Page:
A Public-Access Lawsuit in Montana’s Crazy Mountains Claims Forest Service Is Catering to Private Landowners

The U.S. District Court in Billings, Montana, convened yesterday to hear arguments in a lawsuit regarding public access to established hiking trails in Montana’s Crazy Mountains. The lawsuit—which was filed against the U.S. Forest Service by Friends of the Crazy Mountains, the Montana Chapter of Backcountry Hunters and Anglers, Enhancing Montana’s Wildlife and Habitat, and the Skyline Sportsmen’s Association in June 2019—contends that the Forest Service is abdicating its duty to uphold and defend public access to established trails in the Crazy Mountains.

On its surface, the lawsuit deals with four trails in the Custer Gallatin National Forest that wind through public and privately-owned lands in the Crazies. The Lowline Porcupine (No. 267), Elk Creek (No. 195), Sweetgrass (No. 122), and East Trunk (No. 136) Trails have long been points of contention as private landowners have continued to block the public’s access to these trails by putting up obstructions, locking gates, and removing signs.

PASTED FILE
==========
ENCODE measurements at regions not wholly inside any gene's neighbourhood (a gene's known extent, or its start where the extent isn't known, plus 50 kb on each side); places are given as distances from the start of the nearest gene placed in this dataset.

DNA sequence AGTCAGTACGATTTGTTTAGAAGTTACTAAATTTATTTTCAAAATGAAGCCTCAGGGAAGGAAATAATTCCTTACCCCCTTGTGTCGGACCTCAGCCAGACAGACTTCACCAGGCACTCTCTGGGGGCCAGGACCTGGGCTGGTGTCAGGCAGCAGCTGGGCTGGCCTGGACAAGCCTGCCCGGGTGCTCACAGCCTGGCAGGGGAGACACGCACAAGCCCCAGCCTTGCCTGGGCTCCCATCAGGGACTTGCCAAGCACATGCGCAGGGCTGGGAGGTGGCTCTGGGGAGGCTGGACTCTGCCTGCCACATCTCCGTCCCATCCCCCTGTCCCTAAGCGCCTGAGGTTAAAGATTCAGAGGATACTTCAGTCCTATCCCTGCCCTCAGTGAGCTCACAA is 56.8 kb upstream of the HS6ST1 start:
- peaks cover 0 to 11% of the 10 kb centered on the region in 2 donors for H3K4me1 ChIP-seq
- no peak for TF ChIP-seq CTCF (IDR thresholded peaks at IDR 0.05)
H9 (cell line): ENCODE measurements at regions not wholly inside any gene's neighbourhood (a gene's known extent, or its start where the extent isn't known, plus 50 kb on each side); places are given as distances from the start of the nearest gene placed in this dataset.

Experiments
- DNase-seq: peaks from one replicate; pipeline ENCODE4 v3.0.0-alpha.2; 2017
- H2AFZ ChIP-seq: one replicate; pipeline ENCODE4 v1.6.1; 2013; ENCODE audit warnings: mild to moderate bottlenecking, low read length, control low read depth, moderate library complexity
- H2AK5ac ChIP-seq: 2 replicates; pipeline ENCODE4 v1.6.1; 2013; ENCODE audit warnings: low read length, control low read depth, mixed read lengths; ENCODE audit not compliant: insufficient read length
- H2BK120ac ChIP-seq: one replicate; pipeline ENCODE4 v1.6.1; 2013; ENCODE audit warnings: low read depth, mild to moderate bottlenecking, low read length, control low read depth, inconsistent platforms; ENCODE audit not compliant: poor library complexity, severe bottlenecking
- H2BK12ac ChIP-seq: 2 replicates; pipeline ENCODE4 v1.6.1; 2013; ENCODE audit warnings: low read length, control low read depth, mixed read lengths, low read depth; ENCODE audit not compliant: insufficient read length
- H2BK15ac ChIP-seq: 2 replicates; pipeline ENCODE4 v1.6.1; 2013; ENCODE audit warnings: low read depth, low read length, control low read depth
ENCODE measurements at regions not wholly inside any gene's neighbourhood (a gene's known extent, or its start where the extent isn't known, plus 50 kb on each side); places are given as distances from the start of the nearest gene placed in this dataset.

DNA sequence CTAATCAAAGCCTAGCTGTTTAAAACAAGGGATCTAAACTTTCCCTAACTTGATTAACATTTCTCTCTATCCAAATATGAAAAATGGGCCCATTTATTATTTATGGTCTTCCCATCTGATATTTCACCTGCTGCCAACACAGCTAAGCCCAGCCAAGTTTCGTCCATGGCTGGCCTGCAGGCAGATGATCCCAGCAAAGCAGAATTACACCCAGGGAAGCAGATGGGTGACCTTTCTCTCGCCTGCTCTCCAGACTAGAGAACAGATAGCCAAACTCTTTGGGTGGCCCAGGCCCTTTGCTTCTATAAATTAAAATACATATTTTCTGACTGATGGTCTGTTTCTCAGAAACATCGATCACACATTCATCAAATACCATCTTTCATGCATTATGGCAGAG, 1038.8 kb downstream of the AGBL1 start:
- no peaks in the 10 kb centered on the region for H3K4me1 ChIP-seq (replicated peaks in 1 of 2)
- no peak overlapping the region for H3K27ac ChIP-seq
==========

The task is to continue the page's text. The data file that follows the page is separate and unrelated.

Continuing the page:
The coalition of plaintiffs contends that these established trails have been used by the public for nearly a century, and that up until about five years ago, the USFS had staunchly defended the public’s ability to access these trails. The coalition maintains that since then, the Forest Service has been unwilling to uphold and defend this public access—and has instead chosen to work directly with private landowners to reach a compromise. This heated controversy between public access advocates and the federal agency finally boiled over into a lawsuit when advocates learned that the USFS decided to re-route the Lowline Porcupine Trail without involving the public in its decision. (That re-route, which shifted the trail over to the east and onto federally owned land was completed last summer, and the trail was renamed the Porcupine Ibex Trail.)

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